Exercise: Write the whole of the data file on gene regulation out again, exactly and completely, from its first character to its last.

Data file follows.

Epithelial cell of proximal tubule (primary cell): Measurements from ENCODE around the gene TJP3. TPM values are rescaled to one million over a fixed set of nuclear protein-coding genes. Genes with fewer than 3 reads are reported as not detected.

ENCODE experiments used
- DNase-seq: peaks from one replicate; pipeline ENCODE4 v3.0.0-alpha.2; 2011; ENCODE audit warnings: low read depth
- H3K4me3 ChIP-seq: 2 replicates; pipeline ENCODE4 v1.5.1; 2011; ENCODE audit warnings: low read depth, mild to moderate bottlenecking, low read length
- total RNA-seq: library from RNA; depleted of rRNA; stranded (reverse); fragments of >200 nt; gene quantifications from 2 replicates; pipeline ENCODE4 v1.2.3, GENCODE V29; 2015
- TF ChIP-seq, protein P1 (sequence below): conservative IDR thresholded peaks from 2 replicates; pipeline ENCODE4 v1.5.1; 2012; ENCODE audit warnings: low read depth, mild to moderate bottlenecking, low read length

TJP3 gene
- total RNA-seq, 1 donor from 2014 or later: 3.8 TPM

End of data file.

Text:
Epithelial cell of proximal tubule (primary cell): Measurements from ENCODE around the gene TJP3. TPM values are rescaled to one million over a fixed set of nuclear protein-coding genes. Genes with fewer than 3 reads are reported as not detected.

ENCODE experiments used
- DNase-seq: peaks from one replicate; pipeline ENCODE4 v3.0.0-alpha.2; 2011; ENCODE audit warnings: low read depth
- H3K4me3 ChIP-seq: 2 replicates; pipeline ENCODE4 v1.5.1; 2011; ENCODE audit warnings: low read depth, mild to moderate bottlenecking, low read length
- total RNA-seq: library from RNA; depleted of rRNA; stranded (reverse); fragments of >200 nt; gene quantifications from 2 replicates; pipeline ENCODE4 v1.2.3, GENCODE V29; 2015
- TF ChIP-seq, protein P1 (sequence below): conservative IDR thresholded peaks from 2 replicates; pipeline ENCODE4 v1.5.1; 2012; ENCODE audit warnings: low read depth, mild to moderate bottlenecking, low read length

TJP3 gene
- total RNA-seq, 1 donor from 2014 or later: 3.8 TPM